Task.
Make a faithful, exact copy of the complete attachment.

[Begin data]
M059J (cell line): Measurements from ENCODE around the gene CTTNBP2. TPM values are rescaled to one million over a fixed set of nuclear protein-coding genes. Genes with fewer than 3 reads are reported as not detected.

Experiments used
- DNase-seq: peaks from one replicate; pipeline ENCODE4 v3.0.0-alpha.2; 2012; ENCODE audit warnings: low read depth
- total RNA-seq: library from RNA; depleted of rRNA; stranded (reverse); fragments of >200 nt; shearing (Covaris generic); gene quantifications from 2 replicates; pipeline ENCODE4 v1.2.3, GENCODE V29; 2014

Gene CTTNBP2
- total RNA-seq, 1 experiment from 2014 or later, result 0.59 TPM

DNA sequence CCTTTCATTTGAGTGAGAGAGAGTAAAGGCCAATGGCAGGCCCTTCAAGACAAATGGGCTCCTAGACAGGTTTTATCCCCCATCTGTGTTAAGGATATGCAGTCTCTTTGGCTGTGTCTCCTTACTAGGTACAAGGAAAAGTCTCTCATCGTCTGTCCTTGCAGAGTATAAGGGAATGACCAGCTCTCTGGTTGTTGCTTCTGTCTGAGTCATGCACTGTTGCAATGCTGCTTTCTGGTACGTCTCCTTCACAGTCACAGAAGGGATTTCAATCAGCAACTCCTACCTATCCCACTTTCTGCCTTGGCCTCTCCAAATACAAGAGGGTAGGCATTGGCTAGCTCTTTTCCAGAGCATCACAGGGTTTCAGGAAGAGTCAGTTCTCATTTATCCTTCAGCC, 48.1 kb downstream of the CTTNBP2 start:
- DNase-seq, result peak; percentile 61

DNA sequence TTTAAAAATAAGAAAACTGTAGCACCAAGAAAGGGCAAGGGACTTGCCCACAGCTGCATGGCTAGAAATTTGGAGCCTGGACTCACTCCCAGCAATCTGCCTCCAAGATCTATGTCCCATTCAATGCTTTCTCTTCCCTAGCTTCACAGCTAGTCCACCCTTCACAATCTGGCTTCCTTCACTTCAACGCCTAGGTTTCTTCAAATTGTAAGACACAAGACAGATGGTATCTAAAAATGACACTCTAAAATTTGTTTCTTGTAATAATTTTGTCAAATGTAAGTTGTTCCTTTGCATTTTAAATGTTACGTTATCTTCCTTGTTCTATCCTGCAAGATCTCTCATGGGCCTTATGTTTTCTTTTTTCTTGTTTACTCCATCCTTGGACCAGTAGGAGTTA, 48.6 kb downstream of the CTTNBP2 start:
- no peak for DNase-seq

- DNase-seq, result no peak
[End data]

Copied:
M059J (cell line): Measurements from ENCODE around the gene CTTNBP2. TPM values are rescaled to one million over a fixed set of nuclear protein-coding genes. Genes with fewer than 3 reads are reported as not detected.

Experiments used
- DNase-seq: peaks from one replicate; pipeline ENCODE4 v3.0.0-alpha.2; 2012; ENCODE audit warnings: low read depth
- total RNA-seq: library from RNA; depleted of rRNA; stranded (reverse); fragments of >200 nt; shearing (Covaris generic); gene quantifications from 2 replicates; pipeline ENCODE4 v1.2.3, GENCODE V29; 2014

Gene CTTNBP2
- total RNA-seq, 1 experiment from 2014 or later, result 0.59 TPM

DNA sequence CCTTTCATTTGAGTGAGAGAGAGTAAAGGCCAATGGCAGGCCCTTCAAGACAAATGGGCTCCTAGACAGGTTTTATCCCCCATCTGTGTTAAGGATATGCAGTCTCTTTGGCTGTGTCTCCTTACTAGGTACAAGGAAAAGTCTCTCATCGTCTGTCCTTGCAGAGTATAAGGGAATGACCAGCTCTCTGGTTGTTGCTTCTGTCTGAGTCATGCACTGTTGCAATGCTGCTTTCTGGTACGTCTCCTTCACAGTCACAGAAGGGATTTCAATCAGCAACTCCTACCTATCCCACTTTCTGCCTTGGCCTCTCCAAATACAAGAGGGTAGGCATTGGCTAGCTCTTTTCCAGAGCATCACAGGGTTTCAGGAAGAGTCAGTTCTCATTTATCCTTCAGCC, 48.1 kb downstream of the CTTNBP2 start:
- DNase-seq, result peak; percentile 61

DNA sequence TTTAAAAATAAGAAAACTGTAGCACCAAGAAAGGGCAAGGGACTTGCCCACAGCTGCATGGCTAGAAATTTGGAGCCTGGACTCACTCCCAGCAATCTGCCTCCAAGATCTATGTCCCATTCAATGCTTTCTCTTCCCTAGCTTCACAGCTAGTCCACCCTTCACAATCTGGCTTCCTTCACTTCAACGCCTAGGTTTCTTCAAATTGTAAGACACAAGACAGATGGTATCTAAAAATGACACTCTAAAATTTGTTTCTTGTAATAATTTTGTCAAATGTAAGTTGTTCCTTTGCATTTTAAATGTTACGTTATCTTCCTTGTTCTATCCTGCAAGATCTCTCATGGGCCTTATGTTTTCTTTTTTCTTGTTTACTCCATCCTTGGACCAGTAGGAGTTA, 48.6 kb downstream of the CTTNBP2 start:
- no peak for DNase-seq

- DNase-seq, result no peak